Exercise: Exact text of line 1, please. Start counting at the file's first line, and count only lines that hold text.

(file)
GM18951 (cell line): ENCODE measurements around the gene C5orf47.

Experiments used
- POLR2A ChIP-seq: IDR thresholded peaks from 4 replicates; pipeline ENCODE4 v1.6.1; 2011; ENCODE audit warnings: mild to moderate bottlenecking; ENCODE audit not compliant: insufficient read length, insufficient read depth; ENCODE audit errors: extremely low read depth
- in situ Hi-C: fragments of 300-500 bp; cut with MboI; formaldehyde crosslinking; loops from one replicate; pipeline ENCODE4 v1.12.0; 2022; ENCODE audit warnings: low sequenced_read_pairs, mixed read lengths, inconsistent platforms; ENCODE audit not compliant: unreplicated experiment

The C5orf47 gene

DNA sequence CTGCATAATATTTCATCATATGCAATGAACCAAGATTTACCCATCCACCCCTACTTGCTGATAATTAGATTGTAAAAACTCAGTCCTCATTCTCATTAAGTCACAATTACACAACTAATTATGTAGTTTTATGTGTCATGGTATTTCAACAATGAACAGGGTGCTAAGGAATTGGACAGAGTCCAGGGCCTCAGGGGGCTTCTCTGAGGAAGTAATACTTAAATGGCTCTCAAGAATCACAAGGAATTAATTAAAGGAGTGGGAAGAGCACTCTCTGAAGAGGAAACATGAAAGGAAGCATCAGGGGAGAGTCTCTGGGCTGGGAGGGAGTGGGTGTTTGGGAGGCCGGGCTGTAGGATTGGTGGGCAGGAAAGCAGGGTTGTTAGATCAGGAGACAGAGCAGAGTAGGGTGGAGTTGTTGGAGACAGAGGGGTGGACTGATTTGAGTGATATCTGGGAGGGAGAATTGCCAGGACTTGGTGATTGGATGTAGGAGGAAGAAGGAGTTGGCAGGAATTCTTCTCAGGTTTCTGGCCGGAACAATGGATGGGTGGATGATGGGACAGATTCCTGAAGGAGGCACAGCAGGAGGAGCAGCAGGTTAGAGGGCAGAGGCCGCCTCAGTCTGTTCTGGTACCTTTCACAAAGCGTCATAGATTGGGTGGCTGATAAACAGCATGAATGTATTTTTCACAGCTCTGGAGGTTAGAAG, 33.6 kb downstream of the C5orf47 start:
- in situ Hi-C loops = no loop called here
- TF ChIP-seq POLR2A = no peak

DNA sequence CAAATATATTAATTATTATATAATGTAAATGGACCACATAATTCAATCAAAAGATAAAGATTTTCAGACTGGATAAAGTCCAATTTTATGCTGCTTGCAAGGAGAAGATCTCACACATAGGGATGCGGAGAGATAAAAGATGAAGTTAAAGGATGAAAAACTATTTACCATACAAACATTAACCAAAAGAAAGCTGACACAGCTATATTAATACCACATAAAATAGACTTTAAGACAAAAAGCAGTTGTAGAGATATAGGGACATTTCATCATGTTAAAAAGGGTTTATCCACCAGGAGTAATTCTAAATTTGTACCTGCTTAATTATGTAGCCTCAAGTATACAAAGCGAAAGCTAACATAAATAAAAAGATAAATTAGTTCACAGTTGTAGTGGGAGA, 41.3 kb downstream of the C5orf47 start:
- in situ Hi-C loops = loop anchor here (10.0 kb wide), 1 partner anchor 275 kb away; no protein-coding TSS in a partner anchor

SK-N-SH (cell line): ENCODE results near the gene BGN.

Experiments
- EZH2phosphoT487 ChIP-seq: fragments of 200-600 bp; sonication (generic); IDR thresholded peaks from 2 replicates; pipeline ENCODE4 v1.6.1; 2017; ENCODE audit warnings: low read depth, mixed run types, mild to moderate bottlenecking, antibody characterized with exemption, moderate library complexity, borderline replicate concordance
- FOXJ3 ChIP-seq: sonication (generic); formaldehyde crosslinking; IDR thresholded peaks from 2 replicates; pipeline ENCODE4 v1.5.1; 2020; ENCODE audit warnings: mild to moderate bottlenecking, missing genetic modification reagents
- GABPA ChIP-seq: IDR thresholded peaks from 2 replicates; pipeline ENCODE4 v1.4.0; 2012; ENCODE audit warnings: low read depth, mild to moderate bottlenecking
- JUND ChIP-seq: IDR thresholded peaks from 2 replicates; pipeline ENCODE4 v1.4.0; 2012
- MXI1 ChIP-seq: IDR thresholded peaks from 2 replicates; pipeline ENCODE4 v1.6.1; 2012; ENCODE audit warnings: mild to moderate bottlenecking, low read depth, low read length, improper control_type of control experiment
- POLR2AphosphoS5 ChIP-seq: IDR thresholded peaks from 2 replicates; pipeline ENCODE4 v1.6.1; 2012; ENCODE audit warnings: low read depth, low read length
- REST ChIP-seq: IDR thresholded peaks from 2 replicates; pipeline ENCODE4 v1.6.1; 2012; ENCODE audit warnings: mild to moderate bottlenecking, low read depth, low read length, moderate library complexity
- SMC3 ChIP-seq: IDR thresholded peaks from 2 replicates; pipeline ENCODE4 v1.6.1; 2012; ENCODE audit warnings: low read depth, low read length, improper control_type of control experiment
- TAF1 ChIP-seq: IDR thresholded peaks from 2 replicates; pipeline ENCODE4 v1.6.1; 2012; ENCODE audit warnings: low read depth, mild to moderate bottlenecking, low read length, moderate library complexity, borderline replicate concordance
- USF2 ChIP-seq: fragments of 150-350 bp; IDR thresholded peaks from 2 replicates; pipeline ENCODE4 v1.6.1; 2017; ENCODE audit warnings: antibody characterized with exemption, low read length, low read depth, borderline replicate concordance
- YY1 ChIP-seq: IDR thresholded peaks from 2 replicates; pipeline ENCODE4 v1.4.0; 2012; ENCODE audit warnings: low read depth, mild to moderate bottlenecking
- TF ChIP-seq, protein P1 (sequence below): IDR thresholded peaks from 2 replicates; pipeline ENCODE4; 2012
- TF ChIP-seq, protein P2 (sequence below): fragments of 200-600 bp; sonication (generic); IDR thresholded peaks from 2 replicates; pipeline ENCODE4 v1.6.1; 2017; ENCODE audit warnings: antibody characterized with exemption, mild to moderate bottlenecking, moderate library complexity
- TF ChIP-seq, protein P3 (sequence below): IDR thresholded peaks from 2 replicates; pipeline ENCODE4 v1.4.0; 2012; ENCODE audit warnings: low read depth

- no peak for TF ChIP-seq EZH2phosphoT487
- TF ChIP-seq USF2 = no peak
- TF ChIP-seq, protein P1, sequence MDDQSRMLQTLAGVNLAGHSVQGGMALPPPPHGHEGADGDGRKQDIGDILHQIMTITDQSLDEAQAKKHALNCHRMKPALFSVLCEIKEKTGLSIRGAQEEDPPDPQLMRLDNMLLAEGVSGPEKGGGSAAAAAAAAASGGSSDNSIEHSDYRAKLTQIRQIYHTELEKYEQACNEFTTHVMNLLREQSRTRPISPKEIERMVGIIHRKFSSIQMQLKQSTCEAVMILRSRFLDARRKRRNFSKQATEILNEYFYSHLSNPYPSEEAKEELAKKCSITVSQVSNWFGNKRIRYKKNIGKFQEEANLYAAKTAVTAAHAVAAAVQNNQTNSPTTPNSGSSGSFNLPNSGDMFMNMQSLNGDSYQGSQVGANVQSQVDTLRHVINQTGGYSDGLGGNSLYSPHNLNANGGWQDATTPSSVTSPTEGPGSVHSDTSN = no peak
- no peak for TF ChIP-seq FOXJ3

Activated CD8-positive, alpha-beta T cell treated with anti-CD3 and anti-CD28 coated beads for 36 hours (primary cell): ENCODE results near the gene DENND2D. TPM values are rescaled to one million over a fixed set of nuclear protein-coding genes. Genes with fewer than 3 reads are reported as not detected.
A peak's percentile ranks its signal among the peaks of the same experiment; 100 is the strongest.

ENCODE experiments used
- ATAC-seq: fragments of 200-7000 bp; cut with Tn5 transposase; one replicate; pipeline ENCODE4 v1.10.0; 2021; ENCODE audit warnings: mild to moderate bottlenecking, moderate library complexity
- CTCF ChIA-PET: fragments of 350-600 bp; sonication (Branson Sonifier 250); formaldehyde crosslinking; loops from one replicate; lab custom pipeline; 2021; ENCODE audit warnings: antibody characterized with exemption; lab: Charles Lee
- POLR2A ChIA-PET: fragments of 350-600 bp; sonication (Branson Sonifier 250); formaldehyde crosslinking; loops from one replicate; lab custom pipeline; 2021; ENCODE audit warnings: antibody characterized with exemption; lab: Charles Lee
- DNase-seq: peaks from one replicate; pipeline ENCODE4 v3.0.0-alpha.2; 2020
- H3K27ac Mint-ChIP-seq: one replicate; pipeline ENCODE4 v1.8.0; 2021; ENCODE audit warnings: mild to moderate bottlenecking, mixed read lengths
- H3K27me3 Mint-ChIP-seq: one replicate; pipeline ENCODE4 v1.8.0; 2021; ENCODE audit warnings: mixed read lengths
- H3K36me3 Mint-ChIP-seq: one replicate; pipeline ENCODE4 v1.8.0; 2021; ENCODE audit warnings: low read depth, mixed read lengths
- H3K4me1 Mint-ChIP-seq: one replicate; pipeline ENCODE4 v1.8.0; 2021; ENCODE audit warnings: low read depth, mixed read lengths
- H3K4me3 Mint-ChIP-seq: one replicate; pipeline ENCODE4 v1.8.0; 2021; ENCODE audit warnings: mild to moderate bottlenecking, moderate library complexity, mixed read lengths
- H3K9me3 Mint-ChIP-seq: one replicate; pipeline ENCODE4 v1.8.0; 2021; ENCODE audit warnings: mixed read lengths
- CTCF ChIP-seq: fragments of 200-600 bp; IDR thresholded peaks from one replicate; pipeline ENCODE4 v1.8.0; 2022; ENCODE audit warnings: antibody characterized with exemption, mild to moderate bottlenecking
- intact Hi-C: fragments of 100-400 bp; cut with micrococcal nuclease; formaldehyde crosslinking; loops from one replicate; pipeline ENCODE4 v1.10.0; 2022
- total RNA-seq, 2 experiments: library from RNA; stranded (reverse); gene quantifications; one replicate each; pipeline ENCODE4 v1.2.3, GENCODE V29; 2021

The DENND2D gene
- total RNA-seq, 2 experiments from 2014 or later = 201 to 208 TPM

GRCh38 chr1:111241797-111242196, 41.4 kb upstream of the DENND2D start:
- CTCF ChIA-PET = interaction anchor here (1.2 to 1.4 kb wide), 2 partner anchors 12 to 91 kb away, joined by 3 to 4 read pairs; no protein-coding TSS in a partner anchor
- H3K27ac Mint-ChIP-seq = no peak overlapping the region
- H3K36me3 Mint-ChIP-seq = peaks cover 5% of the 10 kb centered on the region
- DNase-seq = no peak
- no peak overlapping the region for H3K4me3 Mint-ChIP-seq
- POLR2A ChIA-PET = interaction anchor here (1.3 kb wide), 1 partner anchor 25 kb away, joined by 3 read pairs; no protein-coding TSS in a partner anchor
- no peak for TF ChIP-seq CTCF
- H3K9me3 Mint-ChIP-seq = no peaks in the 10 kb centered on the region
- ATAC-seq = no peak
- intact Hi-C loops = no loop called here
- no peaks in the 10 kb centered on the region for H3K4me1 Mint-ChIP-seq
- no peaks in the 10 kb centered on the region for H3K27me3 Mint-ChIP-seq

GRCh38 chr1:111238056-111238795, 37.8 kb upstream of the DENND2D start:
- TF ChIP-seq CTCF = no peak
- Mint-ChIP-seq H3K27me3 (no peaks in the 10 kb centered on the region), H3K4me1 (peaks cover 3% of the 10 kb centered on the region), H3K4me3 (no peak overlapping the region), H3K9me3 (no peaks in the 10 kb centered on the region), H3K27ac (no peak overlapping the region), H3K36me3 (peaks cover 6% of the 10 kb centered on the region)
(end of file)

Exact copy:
GM18951 (cell line): ENCODE measurements around the gene C5orf47.